Debate and ideological diversity are good. But intense intramural hostility could be problematic, especially if it soaks up energy or encourages factions to compete for attention by doing things that also alienate key constituencies.

I just finished reading Jonathan Healey’s The Blazing World: A New History of Revolutionary England (recommended) and David Cannadine’s Victorious Century: The United Kingdom, 1800-1906 (medium-good). Gross generalizations from any chapters of history are risky, but I would venture these claims:

  • Large public majorities have a decent chance of getting their way, even when the political system is highly unequal.
  • Elite minorities have a good chance of dominating, if they control the levers of power.
  • Activated minorities that lack power may attract attention and leave their mark on history, but they will fail unless they grow into majorities.

If Trump wins, he will represent a minority with his hands of the levers of power. Such a faction can be defeated by a broad majority (particularly since this leader is undisciplined, lazy, and chaotic). But to build a majority requires a specific set of skills and values, including a genuine desire to listen across differences, a willingness to choose winnable battles, and a nuts-and-bolts understanding of nonviolent organizing.

Now is a good time to study, train, and plan.

See also nonviolence in a time of political unrest; BLM protests and backlash; the value of diversity and discussion within social movements; preparing for a possible Trump victory.

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the fetter

[Citta, a lay follower of Buddha, said,] “Suppose there was a black ox and a white ox yoked by a single harness or yoke. Would it be right to say that the black ox is the yoke of the white ox, or the white ox is the yoke of the black ox?”

[Several senior monks said,] “No, householder. The black ox is not the yoke of the white ox, nor is the white ox the yoke of the black ox. The yoke there is the single harness or yoke that they’re yoked by.”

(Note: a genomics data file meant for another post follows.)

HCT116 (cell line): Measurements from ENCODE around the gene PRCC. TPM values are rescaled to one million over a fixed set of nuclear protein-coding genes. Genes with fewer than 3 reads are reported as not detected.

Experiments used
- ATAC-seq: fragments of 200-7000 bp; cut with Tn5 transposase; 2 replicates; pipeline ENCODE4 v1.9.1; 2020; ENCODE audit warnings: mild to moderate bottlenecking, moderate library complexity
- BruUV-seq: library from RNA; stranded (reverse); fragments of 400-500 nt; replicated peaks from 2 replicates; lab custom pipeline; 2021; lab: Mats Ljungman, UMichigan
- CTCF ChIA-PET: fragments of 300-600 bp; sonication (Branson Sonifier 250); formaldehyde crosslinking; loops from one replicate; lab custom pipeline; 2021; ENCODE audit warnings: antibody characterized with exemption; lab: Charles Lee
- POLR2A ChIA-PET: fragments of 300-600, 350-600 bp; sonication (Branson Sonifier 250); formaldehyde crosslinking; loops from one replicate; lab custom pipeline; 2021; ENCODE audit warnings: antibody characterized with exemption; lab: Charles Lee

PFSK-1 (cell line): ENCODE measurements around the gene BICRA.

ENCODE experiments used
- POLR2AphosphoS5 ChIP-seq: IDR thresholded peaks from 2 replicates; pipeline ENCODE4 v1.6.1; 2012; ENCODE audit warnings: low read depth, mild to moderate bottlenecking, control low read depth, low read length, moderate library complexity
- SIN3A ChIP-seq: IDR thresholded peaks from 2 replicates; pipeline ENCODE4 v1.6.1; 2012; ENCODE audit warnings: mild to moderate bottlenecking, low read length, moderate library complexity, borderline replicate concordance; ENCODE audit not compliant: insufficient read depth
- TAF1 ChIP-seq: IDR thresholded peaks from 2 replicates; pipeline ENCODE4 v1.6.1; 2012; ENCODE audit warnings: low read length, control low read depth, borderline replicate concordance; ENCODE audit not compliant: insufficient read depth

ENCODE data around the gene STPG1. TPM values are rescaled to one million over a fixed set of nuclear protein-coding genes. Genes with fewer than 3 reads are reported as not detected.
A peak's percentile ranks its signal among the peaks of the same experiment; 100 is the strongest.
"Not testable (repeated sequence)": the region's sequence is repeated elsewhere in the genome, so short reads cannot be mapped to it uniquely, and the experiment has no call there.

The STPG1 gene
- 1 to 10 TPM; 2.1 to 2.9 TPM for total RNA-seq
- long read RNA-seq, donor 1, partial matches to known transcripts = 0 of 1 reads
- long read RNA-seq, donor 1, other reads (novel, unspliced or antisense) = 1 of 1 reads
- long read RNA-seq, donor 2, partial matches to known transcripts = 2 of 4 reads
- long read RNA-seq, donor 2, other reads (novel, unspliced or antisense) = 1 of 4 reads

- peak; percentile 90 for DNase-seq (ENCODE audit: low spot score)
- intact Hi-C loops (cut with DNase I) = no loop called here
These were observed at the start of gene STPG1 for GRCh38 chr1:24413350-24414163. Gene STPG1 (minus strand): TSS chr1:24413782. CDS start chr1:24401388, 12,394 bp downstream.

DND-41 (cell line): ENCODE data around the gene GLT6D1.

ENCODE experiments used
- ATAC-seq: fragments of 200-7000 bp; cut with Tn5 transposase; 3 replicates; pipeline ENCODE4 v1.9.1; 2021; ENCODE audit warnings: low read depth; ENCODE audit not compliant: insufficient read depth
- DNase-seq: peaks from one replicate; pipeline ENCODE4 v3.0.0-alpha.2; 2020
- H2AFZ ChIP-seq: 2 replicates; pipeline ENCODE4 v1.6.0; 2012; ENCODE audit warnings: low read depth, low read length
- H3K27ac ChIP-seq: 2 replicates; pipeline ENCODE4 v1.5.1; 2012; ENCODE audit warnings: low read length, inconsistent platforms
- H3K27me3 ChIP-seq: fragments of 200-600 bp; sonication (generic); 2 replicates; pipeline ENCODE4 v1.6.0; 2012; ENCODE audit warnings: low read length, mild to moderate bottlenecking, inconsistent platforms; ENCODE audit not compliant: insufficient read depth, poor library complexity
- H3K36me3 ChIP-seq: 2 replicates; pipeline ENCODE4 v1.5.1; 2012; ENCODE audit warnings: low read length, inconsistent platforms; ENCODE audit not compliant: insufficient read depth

[Citta replied,] “In the same way, the eye is not the fetter of sights, nor are sights the fetter of the eye. The fetter there is the desire and greed that arises from the pair of them.

“The ear … nose … tongue … body … mind is not the fetter of ideas, nor are ideas the fetter of the mind. The fetter there is the desire and greed that arises from the pair of them.”

“You’re fortunate, householder, so very fortunate, to traverse the Buddha’s deep teachings with the eye of wisdom.”

Samyuttanikaya, 41.1

Citta is a rich man, the treasurer of a town and the owner of estates. As a “householder,” he probably has a wife and family. He chooses not to renounce property, power, or intimate love. In several discourses, he receives instruction from monks, people who have renounced all these things. Here–meeting them in a wild mango grove that he has donated to their order–Citta instructs the monks.

Given Citta’s worldly way of life, his main risk is to treat the things of this world as ends and to strive to obtain or retain them. That is no path to happiness, because there is always more to want, and everything is fragile. It is certainly no way to help others.

But the monks face dangers, too, and one of them is to disparage the things that give meaning to human life and to derive pleasure from shunning those things. That is no better path to happiness, for oneself or others. As the story suggests, the monks have as much to learn from a wise layperson as he can learn from them.

Here is a 21st century gloss or response to this very ancient text. …

Evolution has equipped human beings with highly sensitive nervous systems that generate a vast range of feelings that matter to us–not just doses of pleasure and pain, but complex assemblages composed of such feelings as curiosity, concentration, attraction, aversion, fascination, awe, anxiety, distraction, horror, and almost infinitely more. We cannot talk about things mattering except by invoking these affective words.

Feelings differ according to the person and the objective situation, but they are also relative to the design of our species. A dog relishes urine smells that we are simply not designed to appreciate. It is not that sunsets are really beautiful and fire hydrants are actually stinky but that humans have positive reactions to some things, just as other creatures gain satisfaction from other things.